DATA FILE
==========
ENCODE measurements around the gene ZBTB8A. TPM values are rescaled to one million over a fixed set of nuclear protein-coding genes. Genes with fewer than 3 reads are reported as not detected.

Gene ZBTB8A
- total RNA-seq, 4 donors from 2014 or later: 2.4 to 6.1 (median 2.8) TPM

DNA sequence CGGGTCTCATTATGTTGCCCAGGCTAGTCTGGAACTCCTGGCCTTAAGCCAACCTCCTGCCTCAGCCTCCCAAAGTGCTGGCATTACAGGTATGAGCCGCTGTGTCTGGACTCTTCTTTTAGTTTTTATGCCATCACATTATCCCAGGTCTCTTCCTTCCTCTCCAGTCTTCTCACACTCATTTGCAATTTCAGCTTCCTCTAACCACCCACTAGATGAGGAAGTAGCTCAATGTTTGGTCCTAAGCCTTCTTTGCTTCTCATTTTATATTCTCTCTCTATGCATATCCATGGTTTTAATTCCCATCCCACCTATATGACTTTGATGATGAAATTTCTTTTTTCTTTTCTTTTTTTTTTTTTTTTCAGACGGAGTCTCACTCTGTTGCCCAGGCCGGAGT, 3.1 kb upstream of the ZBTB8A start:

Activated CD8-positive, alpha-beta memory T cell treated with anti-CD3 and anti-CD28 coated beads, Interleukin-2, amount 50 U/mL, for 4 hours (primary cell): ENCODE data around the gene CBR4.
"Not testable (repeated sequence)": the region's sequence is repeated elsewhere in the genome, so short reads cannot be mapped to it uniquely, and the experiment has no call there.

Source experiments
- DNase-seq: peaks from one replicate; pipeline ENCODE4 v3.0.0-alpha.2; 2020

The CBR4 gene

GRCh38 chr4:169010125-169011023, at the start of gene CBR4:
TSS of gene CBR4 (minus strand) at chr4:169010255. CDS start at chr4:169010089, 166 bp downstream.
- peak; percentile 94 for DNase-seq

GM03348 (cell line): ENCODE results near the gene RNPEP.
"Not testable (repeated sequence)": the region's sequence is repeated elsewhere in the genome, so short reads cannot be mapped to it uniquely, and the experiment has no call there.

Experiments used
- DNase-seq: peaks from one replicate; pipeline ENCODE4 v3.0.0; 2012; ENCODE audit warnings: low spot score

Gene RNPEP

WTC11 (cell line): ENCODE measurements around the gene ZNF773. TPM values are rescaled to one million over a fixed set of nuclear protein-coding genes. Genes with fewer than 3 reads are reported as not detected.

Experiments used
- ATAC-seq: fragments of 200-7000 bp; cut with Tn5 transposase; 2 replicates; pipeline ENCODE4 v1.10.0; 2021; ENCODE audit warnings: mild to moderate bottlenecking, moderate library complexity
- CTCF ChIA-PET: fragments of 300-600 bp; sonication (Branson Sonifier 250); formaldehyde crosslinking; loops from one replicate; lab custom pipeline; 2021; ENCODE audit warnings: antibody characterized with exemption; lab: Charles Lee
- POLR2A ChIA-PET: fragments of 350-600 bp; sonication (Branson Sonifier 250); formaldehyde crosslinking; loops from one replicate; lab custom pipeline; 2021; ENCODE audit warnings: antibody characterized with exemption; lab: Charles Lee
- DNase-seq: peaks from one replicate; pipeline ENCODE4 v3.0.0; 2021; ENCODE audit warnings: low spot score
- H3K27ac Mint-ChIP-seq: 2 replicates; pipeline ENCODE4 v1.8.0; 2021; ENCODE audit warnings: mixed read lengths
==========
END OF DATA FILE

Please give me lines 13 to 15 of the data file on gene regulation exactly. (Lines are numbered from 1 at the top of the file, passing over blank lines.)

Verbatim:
GM03348 (cell line): ENCODE results near the gene RNPEP.
"Not testable (repeated sequence)": the region's sequence is repeated elsewhere in the genome, so short reads cannot be mapped to it uniquely, and the experiment has no call there.

Experiments used